The Evolution of Hate Speech
I’ll start with saying it was a high school history teacher who sparked my interest in politics. His warning was simple. Unless watched, politicians will always do right by themselves, even if it does wrong by the nation.
Taking those words to heart, I have watched and questioned the actions of politicians, presidents in particular, for over 30 years. Party does not matter to me. Power corrupts both sides, so watch both sides. I have learned that political rhetoric spoken and printed is worthless, so ignore it. The bottom line is, politicians’ actions speak louder than their words. Do they act morally? Is ‘do as I say, not as I do’ a common theme for them?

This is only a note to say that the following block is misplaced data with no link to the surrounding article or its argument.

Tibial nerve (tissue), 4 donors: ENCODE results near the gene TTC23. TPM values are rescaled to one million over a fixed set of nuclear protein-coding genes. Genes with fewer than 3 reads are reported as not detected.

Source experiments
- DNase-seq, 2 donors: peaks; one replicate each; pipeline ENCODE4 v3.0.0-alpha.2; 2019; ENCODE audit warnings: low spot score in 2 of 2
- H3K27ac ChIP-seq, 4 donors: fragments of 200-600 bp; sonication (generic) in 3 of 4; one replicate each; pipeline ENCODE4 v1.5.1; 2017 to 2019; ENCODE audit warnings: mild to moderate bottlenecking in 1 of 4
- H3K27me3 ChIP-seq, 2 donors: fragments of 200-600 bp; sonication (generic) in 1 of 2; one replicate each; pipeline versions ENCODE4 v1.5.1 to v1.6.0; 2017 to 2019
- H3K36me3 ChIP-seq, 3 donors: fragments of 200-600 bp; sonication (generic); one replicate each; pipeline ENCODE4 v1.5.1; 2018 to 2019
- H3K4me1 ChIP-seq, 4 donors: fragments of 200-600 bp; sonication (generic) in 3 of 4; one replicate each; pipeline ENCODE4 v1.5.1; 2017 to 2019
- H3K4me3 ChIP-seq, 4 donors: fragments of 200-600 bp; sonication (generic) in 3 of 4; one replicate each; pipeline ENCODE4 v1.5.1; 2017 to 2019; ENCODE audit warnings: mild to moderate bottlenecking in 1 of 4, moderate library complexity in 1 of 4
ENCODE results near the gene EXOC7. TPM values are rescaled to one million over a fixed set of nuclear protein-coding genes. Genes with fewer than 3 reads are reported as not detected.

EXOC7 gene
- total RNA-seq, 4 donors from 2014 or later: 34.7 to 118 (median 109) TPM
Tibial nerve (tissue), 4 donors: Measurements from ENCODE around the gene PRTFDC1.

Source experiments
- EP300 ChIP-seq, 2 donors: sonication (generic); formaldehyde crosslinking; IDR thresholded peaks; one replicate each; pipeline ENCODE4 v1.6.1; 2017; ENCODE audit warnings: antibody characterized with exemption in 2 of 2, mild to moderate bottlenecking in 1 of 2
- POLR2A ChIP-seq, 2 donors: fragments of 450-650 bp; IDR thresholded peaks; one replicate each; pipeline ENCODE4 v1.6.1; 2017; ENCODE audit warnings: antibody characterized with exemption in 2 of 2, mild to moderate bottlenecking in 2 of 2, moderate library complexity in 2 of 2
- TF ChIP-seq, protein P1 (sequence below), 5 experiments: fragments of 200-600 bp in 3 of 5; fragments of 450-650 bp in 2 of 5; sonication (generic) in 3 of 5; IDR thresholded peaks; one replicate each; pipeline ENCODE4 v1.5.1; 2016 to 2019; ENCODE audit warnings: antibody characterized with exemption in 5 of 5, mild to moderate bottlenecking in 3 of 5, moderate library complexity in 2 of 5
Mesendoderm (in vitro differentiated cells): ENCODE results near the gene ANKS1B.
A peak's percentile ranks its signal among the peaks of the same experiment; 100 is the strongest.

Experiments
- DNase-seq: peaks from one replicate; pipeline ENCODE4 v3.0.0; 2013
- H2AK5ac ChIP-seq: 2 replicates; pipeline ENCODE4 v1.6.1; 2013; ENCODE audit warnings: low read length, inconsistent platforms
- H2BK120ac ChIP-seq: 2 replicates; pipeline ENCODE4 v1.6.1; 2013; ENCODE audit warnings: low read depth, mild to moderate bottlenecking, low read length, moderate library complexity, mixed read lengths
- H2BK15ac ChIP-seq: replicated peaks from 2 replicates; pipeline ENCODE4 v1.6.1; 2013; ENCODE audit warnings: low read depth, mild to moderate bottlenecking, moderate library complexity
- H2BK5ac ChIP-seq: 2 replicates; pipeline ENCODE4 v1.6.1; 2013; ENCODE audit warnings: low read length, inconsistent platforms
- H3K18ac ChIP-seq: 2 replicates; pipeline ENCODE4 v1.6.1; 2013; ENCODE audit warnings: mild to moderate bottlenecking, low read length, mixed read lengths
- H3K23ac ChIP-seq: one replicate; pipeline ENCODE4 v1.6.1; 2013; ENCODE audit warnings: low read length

For over 25 years, no one has ever questioned my motives when I challenged the actions of any politician. But the last 5 years are a different story. While I continue to question the actions of members of both parties, to question the actions of the president or democrats in general inevitably results in hateful words directed at me.
I have been called a misogynist for questioning Secretary of State Clinton’s actions as they pertain to Benghazi.
I have been called homophobic simply because I am attracted to people of the opposite sex. Apparently, I don’t “really know what supporting gays rights means.” The fact I have supported gay rights my entire adult life seems to be irreverent.
I have been called a liar and far worse when I remind people that the two most hateful laws written against gays, Don’t Ask Don’t Tell and the Defense of Marriage Act, were signed into law by a democrat president, Clinton, a president who publicly supported both laws during Congressional debates and celebrated their passage when he signed them into law.